Nov 142011

Breezy ridge top greetings to you!

The past few weeks have been predominantly taken up with trying to get Mom and Dad’s house reroofed. What a challenging and interesting project that’s been! More details on that in a little bit.

Mom caught me harvesting some of the beautiful Swiss chard and kale that’s been growing this fall.


We are nearing the close of the main hoop house harvest for this season. While some crops such as Swiss chard and kale may re-grow a little later most of the other crops are going to be finished soon. If you’re interested we have Swiss chard, kale, both daikon radishes and regular radishes, tatsoi, along with a few green onions and mustard greens also ready for harvest. Pricing is as follows:

  • Swiss chard and mustard greens $2.75 per lb.
  • Kale and tatsoi $3.00 per lb.
  • Daikons and radishes $1.50 per lb.
  • Green onions $1.00 per dozen

Our last planned main harvests for this season will be tomorrow, Tuesday, November 15th and Friday, November 18th so please have your preorder in by 11:00 pm prior to harvest day. Please let me know if you would like us to harvest Tuesday or Friday and your order will be ready to pick up any time after 4:00 pm. If you won’t be able to pick up your produce the same day as harvest just let us know and we’ll have it harvested and ready for you to pick up at your convenience.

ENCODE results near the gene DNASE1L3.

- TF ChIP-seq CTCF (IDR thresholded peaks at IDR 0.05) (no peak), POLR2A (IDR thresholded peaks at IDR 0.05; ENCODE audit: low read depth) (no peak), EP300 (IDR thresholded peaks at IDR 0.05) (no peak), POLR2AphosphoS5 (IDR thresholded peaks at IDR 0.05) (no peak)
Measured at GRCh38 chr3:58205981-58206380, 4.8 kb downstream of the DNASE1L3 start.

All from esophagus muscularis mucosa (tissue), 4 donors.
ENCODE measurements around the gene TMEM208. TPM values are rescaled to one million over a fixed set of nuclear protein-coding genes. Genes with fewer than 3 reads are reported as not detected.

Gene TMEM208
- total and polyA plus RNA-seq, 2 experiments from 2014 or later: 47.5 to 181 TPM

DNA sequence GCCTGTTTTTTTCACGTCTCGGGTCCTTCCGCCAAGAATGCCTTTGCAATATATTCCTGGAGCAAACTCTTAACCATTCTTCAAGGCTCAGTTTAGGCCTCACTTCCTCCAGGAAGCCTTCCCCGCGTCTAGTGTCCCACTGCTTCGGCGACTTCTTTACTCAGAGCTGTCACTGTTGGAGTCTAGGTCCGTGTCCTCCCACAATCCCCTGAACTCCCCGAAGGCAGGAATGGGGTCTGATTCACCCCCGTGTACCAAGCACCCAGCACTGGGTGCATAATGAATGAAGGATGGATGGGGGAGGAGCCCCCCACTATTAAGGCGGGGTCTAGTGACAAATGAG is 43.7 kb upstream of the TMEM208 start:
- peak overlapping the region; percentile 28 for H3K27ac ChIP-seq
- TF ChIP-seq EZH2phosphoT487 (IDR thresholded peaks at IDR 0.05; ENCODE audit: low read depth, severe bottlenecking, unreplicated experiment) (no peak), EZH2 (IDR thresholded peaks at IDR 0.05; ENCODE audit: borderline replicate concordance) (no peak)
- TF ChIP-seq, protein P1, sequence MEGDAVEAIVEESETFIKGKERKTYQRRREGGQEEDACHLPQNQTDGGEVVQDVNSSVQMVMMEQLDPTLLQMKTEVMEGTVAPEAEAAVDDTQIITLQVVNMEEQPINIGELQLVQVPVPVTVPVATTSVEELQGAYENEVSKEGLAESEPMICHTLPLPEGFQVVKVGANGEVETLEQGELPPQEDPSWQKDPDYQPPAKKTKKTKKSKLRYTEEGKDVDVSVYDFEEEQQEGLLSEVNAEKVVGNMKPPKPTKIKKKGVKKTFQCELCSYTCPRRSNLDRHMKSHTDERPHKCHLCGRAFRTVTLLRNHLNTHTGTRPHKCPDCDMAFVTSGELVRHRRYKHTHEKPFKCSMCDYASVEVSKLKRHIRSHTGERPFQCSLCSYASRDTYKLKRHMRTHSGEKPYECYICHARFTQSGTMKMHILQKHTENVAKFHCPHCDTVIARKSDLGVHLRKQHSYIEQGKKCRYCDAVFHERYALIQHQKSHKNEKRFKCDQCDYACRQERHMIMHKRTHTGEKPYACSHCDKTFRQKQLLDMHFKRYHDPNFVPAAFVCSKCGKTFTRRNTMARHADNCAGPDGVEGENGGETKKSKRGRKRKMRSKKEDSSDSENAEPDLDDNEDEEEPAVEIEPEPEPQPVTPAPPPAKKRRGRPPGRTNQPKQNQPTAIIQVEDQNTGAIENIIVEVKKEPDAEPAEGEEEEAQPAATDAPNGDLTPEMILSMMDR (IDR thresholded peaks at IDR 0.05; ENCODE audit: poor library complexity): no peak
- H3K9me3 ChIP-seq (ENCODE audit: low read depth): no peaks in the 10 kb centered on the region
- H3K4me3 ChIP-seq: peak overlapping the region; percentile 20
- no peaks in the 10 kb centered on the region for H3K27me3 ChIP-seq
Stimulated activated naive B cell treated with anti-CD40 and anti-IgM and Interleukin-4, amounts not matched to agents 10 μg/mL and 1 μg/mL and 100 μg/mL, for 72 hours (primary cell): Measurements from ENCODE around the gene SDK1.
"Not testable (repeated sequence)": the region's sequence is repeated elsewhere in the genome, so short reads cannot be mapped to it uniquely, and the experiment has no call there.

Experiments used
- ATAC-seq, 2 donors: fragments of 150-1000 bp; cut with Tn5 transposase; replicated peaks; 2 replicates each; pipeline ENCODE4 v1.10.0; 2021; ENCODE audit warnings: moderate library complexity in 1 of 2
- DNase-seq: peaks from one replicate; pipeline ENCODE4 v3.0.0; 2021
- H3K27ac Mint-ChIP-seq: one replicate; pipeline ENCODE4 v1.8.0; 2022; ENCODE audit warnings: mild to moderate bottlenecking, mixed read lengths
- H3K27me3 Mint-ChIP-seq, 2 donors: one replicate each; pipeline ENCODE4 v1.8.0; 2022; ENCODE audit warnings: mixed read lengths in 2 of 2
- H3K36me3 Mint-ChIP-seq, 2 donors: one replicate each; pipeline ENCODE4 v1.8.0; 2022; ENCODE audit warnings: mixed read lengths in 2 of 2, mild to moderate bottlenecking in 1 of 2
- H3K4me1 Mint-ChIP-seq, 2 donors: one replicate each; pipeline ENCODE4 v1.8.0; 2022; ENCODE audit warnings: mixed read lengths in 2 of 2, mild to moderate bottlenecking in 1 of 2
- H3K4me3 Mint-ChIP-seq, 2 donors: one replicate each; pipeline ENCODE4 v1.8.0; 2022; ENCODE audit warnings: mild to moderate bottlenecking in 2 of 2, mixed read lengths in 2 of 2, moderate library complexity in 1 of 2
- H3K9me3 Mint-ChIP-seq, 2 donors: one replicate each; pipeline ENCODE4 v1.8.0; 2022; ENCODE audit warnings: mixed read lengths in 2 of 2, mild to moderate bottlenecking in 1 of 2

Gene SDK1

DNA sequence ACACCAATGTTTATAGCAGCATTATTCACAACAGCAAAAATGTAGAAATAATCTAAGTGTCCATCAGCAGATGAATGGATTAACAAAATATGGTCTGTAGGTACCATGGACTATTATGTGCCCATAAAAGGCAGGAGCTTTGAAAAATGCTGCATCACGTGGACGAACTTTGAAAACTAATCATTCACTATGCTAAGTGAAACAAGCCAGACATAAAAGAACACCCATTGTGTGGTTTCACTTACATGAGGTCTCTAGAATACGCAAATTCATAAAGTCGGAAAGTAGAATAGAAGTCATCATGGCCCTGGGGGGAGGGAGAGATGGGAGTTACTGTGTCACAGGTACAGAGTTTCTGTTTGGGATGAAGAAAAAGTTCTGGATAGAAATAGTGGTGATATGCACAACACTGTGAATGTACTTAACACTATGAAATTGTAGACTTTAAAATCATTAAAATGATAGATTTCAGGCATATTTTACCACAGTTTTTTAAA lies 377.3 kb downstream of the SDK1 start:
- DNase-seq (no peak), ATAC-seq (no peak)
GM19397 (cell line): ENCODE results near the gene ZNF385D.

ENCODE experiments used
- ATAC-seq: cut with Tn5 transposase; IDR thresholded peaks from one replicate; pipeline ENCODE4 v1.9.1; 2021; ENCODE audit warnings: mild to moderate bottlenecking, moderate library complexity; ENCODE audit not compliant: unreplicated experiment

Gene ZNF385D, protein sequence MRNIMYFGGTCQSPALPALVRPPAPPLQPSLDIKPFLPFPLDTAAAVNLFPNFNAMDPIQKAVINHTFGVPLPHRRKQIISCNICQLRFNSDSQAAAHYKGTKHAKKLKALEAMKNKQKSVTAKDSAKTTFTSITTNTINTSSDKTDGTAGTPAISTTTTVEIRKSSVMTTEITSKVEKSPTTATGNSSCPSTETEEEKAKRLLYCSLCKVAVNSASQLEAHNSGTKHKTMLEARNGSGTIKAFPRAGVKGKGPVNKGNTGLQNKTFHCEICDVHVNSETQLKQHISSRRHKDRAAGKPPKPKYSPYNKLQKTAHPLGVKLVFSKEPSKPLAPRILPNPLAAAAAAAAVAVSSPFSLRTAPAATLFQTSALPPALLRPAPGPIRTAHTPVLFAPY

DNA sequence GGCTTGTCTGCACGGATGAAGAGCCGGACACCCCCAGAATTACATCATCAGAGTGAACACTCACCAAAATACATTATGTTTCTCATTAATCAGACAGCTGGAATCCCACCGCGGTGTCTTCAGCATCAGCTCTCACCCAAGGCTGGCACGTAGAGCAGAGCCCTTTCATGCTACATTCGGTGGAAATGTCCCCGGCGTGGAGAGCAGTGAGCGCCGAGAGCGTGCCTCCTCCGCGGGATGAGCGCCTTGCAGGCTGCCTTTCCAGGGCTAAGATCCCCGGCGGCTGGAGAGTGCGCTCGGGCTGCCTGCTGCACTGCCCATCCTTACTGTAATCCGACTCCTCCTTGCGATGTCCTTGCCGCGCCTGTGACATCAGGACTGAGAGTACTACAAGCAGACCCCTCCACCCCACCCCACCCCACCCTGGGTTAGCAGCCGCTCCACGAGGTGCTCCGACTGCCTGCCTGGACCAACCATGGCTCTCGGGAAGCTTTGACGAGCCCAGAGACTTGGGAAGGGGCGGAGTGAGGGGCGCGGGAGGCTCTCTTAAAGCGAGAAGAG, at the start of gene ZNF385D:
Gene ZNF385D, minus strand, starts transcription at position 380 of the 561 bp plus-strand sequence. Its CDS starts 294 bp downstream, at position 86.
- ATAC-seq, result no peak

The cover crops were struggling some from the drought but are growing beautifully after our 3-1/2” of rain recently. That rain was a huge blessing and gave the cover crops “a shot in the arm”! Here they’re starting up…


…and with some rain and sunshine!


Back to our roofing adventures! We’d been trying to put off this roofing project as it wasn’t going to be a fun one and the material prices have been going up. However, when some of our small ½” to ¾” rains started leaking through a spot or two we decided maybe we’d better get on it before a big rain moved in.

Originally I’d hoped to just nail down 2×4” boards over the top of our existing roofing and had ordered materials accordingly. I should have done a little more checking before ordering though as I discovered some “situations” I wasn’t counting on. The oldest part of our house is over 100 years old originally being a two room farm house. Each generation that has moved in to the house since then has literally doubled the size of the house! Clambering up into the attic and around a couple of the old roofs that are still intact beneath the exterior roof I planned to  send some screws up through the shingles, beside each rafter in order to locate them. I discovered what had appeared to be three layers of asphalt shingles on the oldest part and the first addition of the house both had a thick layer of cedar shakes beneath! With so many thicknesses of roofing materials my 40d (5”) ring shank nails weren’t going to penetrate into the rafter far enough. Two other sections of roof seemed soft and kind of spongy. One area was  over the porch and the second was at a corner near the end of a valley and beginning of a hip ridge. After checking into both soft spots and finding the cedar shakes I discovered that it was going to be necessary to rip all the existing roofing  material off down to the one-by boards. This was going to be a bigger project than I’d planned on!